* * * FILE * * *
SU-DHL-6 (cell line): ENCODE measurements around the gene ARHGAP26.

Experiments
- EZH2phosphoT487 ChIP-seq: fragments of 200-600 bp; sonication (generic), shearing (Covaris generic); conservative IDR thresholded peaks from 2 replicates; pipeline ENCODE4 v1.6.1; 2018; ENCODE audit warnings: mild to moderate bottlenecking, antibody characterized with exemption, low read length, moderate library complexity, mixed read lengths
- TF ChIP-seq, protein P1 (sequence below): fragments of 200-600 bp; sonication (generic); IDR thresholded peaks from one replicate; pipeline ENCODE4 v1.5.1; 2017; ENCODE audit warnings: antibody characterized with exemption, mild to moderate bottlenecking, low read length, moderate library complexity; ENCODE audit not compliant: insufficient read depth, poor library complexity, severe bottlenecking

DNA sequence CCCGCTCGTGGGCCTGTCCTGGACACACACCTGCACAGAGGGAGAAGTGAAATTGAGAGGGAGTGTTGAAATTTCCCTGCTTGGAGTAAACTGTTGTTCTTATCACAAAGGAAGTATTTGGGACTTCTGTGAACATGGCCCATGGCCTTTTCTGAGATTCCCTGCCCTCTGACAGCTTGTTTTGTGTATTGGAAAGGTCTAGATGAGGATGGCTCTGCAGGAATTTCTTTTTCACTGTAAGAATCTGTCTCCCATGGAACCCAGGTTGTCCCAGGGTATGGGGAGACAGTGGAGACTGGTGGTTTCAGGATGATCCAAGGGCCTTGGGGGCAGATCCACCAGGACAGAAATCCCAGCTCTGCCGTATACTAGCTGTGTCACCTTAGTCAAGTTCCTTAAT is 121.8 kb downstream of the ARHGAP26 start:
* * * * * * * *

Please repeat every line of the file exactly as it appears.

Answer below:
SU-DHL-6 (cell line): ENCODE measurements around the gene ARHGAP26.

Experiments
- EZH2phosphoT487 ChIP-seq: fragments of 200-600 bp; sonication (generic), shearing (Covaris generic); conservative IDR thresholded peaks from 2 replicates; pipeline ENCODE4 v1.6.1; 2018; ENCODE audit warnings: mild to moderate bottlenecking, antibody characterized with exemption, low read length, moderate library complexity, mixed read lengths
- TF ChIP-seq, protein P1 (sequence below): fragments of 200-600 bp; sonication (generic); IDR thresholded peaks from one replicate; pipeline ENCODE4 v1.5.1; 2017; ENCODE audit warnings: antibody characterized with exemption, mild to moderate bottlenecking, low read length, moderate library complexity; ENCODE audit not compliant: insufficient read depth, poor library complexity, severe bottlenecking

DNA sequence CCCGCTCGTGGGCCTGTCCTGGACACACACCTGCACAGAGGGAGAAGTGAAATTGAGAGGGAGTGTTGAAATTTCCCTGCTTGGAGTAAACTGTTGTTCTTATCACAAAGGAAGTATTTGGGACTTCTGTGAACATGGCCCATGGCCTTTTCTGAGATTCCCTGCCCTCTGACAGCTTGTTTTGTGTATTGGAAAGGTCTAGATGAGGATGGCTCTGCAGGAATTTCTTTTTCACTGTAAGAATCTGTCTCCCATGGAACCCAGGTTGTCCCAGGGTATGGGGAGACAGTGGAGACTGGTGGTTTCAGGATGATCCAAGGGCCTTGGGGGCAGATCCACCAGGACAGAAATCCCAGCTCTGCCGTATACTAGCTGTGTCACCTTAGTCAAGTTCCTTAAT is 121.8 kb downstream of the ARHGAP26 start: